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If multibrand retail isn't opened, we'll continue with the format we've developed: Scott Price

By Jim Hollen | April 09, 2014

Interview with President and Chief Executive Officer, Walmart Asia

Walmart, the world's largest retail chain, has an  expansion plan for the India market, even as the sector awaits the outcome of the Lok Sabha poll verdict. Adding 50 cash and carry (wholesale) stores in the next four to five years to the existing  20 is what the American chain is looking at. Scott Price, the president and chief executive officer at Walmart Asia, in a telephone interview from Hong Kong with Nivedita Mookerji, says the chain will start e-commerce in India this summer, first through a pilot in the cash and carry business. And, that there is no plan to exit the India market. Edited excerpts:

In its manifesto, the Bharatiya Janata Party has opposed foreign direct investment (FDI) in multibrand retailing. And, surveys have indicated it might form the next government at the Centre. What are your thoughts in such a scenario?

We are actually happy with our cash and carry or wholesale stores. India will continue to attract FDI. We respect India as a democracy… we are happy with our current investment path.

So, what are your plans?

We are at 20 cash and carry stores in India. We took a pause (from end-2012, when the latest store was opened) and now we have set a target to open 50 more in the next four -five years.  We continue to be interested in India. If the government finds a way to open multibrand retail, we will take a look at it. If it does not, we will continue to focus on this format that we developed. I will be modest and not say that we  perfected the model in India. But we have confidence in it and will  continue to invest.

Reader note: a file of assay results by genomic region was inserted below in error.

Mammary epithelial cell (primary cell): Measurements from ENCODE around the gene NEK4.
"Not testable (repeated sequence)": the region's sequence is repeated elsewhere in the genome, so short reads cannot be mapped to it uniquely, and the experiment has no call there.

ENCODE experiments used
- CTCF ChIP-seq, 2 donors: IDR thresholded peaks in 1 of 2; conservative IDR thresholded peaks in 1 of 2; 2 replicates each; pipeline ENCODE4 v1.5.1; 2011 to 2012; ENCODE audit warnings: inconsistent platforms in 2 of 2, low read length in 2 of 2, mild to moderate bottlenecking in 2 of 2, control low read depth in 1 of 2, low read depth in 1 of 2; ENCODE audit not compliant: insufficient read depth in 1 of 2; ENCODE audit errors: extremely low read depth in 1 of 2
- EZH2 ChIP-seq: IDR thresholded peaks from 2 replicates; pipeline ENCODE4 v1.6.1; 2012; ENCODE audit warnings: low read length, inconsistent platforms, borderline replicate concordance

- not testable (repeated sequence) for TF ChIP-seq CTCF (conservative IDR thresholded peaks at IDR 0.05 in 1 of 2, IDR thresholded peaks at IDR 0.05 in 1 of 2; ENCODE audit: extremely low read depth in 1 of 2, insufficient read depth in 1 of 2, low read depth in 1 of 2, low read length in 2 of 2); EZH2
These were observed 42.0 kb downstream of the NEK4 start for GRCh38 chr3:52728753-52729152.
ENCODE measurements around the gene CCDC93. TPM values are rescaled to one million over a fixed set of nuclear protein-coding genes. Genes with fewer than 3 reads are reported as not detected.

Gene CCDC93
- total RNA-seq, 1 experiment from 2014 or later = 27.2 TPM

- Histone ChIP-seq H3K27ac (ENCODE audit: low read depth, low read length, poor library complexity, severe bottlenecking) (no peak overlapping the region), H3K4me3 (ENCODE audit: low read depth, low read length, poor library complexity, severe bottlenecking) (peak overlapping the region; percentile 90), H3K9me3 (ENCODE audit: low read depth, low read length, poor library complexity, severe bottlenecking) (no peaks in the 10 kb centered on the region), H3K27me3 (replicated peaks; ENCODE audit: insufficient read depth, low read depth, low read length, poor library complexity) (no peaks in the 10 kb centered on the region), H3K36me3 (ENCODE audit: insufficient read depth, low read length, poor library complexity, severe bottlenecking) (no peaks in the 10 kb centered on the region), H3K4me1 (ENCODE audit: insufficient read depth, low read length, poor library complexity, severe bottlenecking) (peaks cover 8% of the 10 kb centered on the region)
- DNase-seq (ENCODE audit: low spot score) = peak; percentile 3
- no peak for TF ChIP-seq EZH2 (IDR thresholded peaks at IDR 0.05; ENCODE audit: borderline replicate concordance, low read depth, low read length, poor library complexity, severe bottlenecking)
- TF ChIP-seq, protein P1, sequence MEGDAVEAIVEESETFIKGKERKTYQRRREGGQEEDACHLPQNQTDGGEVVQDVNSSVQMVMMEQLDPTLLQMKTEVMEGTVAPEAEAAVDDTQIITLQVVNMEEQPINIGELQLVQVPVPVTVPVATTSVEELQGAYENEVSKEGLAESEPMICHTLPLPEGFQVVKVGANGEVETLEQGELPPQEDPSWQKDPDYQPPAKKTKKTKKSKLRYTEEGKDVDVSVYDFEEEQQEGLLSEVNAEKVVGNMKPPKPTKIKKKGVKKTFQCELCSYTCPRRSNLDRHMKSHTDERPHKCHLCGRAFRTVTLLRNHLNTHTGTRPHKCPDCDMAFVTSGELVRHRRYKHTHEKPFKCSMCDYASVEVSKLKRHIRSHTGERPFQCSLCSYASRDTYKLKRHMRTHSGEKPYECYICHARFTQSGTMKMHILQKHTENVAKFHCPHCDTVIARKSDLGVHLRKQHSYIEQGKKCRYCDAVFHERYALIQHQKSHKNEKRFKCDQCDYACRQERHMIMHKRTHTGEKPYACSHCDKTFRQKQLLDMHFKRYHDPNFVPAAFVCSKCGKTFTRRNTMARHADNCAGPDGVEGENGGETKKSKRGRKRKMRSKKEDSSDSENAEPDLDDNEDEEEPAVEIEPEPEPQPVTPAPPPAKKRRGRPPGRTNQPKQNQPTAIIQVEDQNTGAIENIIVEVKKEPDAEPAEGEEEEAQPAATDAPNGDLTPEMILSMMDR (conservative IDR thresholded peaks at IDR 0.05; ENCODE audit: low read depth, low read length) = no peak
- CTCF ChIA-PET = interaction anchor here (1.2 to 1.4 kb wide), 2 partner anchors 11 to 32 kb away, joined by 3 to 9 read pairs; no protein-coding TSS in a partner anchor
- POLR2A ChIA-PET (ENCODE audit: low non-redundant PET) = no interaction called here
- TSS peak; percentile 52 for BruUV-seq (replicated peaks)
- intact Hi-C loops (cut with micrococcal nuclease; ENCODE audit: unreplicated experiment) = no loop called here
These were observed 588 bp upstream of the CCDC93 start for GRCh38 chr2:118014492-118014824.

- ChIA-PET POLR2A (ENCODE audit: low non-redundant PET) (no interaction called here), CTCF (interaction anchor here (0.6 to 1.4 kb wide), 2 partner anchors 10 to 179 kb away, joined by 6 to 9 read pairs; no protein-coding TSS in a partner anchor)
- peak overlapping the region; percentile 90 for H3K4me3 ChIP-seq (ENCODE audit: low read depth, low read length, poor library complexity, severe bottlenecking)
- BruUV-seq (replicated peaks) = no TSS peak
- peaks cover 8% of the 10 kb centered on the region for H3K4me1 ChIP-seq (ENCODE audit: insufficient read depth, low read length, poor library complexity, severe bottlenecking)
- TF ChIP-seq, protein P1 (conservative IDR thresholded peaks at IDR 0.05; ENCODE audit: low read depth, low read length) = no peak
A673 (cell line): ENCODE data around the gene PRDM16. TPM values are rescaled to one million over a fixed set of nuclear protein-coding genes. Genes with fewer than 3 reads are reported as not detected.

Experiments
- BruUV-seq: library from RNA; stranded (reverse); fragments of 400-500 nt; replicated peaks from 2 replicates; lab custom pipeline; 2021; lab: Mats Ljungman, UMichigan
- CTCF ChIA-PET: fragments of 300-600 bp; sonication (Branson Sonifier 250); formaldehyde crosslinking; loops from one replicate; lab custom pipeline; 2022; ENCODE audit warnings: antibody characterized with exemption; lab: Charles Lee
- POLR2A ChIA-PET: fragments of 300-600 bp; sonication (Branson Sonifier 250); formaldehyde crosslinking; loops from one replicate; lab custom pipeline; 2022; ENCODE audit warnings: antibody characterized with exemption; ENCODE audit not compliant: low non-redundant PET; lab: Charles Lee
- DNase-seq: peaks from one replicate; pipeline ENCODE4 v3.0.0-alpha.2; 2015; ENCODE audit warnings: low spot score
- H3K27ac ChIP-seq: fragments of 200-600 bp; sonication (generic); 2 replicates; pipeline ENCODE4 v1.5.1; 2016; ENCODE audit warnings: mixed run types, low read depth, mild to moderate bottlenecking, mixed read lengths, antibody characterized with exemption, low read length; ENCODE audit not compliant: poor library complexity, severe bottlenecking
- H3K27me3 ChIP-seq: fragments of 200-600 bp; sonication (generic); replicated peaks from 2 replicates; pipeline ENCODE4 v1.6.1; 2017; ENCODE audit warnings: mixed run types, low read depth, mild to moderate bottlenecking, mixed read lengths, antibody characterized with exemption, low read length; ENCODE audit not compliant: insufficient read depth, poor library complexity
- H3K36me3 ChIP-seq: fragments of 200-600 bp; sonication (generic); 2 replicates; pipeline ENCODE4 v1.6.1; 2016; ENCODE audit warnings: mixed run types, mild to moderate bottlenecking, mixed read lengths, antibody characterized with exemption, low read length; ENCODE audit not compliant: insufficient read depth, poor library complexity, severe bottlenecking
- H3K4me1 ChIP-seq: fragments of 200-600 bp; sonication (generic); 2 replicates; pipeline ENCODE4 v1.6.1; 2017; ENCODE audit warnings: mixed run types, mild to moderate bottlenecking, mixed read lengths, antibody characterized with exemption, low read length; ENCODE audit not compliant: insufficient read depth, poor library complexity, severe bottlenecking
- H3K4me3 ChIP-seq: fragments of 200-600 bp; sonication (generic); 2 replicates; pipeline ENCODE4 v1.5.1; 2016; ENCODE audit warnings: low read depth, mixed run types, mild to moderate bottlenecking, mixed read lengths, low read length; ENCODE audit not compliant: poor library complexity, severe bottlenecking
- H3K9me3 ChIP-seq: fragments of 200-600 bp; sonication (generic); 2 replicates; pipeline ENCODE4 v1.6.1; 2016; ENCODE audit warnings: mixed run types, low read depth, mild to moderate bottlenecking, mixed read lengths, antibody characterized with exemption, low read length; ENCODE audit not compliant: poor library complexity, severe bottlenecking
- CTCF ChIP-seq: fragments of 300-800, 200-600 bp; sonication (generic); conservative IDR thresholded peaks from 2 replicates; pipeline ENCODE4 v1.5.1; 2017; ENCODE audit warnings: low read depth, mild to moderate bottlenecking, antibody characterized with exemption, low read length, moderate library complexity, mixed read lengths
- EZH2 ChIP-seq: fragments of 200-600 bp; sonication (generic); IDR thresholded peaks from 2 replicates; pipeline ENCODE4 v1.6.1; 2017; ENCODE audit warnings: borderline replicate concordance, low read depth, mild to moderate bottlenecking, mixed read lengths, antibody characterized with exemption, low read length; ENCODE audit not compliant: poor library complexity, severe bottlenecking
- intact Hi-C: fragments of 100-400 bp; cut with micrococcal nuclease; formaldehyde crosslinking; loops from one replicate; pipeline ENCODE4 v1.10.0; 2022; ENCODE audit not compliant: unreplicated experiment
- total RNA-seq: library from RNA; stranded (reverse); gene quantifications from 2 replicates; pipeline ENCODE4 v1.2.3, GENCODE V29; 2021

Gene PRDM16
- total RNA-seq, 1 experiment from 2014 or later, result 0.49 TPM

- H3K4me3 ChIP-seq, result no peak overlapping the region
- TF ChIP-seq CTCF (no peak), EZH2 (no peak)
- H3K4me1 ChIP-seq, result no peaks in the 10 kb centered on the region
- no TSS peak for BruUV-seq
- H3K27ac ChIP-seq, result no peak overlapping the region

Any of these 50 stores coming up this year?

I don't want to talk about it yet. I promise you will get a personal invite for the grand opening (laughs).

Can you indicate where the next store is going to be?

No, it's a secret!

You mentioned last year that "FDI has passed", showing you were disappointed. You're now saying you are happy with cash & carry. But are you not disappointed that multi brand FDI isn't happening the way you had expected?

My statement last year was around the processes (around the multibrand policy). But I think you have to be optimistic about India. It is an exciting opportunity, leading forward to the heart of the globe. Also, one must compete in investment against countries around the world.

In recent months, Walmart has been through many controversies  and there have also been reports of job loss. What was the job loss at Walmart India?

Yes, there were job losses when we made a transition into two separate businesses, after we broke off with Indian partner Bharti. That was unfortunate but part of transition. However, I believe every individual was treated respectfully. For me, it was a one-time event. If I look to the opportunity over the next five years, with those 50 stores,  Walmart will  be an incremental employer in India.